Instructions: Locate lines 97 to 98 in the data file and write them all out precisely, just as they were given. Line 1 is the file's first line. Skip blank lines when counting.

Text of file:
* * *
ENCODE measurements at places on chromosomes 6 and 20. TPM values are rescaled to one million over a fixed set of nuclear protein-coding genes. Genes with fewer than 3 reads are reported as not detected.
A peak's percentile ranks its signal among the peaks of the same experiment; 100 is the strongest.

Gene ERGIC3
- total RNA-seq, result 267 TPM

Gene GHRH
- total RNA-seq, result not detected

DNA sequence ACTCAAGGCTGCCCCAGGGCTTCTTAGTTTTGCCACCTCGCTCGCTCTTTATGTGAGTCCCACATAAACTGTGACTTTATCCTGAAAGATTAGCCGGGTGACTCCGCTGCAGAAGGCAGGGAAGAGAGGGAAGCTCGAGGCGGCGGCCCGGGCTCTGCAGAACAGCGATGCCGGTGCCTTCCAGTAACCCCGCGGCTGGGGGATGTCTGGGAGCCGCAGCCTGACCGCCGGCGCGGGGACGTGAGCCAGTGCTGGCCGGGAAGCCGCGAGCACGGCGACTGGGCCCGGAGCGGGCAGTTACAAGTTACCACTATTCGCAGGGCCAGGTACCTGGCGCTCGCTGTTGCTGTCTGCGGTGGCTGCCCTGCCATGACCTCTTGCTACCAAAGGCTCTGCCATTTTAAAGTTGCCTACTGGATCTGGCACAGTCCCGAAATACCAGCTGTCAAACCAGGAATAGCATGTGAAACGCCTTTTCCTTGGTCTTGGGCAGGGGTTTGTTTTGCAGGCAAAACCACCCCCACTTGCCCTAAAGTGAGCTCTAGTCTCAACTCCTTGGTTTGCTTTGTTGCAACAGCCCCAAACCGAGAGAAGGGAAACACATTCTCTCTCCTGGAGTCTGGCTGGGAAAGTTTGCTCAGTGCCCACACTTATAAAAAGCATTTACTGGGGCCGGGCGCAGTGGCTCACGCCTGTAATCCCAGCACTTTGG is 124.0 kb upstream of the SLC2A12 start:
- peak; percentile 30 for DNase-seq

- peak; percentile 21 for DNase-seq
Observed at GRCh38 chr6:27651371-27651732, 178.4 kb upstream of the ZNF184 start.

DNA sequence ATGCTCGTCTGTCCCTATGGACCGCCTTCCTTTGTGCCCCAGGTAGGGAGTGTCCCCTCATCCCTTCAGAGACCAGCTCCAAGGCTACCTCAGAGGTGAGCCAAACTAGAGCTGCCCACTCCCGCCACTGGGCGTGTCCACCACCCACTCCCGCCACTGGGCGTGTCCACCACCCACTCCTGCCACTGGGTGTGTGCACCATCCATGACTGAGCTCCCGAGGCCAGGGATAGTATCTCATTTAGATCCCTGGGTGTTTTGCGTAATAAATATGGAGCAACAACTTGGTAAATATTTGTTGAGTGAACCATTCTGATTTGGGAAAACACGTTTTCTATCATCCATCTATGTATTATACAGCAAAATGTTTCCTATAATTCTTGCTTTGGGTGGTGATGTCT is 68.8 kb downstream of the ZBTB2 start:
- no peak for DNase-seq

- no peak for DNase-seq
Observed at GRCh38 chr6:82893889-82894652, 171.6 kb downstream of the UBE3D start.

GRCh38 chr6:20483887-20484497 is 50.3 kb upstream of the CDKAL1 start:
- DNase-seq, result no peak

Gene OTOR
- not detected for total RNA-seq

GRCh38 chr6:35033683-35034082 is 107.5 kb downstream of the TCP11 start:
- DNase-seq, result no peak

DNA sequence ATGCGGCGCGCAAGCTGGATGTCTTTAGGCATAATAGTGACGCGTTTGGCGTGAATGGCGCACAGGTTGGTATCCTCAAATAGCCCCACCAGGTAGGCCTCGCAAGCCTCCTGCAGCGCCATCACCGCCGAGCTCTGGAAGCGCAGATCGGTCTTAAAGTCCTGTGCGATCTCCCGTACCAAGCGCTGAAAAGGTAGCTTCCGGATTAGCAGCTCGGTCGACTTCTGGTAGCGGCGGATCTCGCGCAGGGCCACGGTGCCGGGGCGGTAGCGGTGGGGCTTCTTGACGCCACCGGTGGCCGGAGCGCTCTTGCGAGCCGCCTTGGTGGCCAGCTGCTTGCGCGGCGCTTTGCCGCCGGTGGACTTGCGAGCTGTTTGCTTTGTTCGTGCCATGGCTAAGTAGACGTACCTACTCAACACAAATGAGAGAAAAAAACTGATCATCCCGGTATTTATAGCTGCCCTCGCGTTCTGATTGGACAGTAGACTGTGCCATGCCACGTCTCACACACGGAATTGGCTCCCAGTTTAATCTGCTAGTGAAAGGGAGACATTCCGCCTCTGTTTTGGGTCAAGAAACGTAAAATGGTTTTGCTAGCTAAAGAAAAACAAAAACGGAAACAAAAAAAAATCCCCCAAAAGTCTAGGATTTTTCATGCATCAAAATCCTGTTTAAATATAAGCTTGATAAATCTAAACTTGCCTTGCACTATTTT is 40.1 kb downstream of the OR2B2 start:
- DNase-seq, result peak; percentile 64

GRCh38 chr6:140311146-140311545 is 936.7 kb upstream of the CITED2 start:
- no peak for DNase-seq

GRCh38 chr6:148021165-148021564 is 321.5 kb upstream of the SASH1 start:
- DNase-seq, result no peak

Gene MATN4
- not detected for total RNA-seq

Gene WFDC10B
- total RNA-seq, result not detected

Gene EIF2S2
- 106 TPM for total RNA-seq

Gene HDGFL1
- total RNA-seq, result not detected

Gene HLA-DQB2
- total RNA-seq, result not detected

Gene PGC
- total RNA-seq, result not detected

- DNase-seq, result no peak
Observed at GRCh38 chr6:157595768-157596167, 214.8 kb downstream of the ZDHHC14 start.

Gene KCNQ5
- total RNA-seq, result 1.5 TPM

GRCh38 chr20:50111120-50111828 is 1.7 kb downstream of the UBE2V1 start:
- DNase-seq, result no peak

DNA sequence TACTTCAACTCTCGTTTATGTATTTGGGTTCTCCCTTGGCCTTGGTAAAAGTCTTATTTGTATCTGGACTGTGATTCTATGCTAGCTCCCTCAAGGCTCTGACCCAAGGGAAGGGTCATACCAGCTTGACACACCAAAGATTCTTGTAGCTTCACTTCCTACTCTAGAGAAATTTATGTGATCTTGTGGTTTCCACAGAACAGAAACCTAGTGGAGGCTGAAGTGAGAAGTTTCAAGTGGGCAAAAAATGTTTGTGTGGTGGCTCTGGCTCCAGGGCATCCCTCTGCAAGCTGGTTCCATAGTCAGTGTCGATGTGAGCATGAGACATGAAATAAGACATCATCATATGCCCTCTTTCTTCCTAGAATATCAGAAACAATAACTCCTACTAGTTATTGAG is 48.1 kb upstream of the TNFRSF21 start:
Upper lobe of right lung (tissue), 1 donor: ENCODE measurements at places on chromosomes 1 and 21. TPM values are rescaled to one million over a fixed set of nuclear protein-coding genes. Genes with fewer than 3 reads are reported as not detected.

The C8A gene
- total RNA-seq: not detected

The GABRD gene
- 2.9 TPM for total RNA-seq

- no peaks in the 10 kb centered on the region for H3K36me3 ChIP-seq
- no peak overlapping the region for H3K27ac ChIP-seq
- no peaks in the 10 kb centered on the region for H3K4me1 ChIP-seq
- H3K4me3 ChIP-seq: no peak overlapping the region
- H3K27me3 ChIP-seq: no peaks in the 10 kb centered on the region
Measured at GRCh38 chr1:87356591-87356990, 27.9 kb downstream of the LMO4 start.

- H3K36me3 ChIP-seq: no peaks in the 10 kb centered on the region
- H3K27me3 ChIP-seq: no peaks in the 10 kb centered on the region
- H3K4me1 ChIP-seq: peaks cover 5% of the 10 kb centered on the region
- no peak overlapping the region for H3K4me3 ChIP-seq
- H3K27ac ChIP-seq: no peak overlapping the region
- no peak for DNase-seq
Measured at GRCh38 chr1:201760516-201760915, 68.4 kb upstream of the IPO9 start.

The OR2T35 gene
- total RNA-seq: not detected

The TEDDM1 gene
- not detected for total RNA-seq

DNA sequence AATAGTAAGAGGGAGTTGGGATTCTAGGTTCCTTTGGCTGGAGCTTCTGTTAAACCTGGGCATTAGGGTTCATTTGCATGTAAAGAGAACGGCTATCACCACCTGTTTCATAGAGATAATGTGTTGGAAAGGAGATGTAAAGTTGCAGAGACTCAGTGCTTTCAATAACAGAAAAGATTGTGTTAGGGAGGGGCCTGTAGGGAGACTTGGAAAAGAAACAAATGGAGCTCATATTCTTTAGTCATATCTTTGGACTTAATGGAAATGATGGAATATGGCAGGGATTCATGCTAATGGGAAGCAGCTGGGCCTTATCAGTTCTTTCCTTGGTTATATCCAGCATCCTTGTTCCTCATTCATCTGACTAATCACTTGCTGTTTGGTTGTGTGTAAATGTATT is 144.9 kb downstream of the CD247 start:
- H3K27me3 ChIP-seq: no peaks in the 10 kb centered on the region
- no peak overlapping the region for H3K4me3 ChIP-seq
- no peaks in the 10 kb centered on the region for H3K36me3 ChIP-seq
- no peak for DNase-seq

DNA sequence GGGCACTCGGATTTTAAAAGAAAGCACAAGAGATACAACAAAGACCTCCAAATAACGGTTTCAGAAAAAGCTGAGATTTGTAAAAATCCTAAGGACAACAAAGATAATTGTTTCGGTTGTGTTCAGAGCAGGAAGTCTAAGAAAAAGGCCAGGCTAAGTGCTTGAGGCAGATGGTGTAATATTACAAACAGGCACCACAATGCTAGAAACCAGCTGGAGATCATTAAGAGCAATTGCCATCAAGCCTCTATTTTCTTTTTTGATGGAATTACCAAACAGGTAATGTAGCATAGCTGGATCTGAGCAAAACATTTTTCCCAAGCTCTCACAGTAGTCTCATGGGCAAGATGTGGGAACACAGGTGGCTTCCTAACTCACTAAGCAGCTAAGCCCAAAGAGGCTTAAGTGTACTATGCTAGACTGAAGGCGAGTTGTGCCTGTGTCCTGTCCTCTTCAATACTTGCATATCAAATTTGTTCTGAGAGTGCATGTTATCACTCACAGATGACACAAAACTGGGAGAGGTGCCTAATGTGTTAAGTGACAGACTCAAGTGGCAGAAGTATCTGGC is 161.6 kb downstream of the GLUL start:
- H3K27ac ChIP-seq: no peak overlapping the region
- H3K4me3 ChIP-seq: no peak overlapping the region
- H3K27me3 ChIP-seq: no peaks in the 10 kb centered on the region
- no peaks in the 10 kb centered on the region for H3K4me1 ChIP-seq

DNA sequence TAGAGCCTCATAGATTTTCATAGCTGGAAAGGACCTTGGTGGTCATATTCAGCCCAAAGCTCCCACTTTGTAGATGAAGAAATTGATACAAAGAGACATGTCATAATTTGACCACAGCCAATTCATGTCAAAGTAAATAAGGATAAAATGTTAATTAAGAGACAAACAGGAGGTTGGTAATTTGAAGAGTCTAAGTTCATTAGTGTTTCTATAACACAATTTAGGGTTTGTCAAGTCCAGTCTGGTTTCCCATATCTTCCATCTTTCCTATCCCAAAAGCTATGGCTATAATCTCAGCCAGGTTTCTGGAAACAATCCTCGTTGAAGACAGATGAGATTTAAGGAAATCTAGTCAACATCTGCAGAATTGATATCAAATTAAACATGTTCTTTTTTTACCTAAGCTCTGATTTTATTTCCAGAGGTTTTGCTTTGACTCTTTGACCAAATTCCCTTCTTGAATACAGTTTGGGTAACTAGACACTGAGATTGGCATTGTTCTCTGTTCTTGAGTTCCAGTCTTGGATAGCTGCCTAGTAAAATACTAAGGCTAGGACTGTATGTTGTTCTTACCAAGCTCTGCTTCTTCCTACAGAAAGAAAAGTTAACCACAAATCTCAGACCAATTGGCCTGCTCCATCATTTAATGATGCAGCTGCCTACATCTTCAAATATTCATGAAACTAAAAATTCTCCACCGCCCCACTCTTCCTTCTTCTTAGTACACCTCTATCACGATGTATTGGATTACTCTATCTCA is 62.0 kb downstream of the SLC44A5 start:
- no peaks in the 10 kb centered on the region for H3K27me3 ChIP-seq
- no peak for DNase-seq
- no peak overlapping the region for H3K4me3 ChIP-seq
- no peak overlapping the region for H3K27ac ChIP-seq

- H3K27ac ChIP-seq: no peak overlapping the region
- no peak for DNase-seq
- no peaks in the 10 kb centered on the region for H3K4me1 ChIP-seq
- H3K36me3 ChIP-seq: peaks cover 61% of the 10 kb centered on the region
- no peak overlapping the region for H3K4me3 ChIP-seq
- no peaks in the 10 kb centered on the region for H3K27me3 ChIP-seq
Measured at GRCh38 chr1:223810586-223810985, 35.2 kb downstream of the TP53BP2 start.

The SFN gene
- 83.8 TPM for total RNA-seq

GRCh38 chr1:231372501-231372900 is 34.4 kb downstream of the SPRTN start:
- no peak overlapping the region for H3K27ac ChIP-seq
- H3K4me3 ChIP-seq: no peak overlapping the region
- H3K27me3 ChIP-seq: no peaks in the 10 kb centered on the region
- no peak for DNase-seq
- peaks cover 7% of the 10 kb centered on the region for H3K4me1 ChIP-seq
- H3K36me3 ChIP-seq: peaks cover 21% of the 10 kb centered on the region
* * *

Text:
- peaks cover 7% of the 10 kb centered on the region for H3K4me1 ChIP-seq
- H3K36me3 ChIP-seq: peaks cover 21% of the 10 kb centered on the region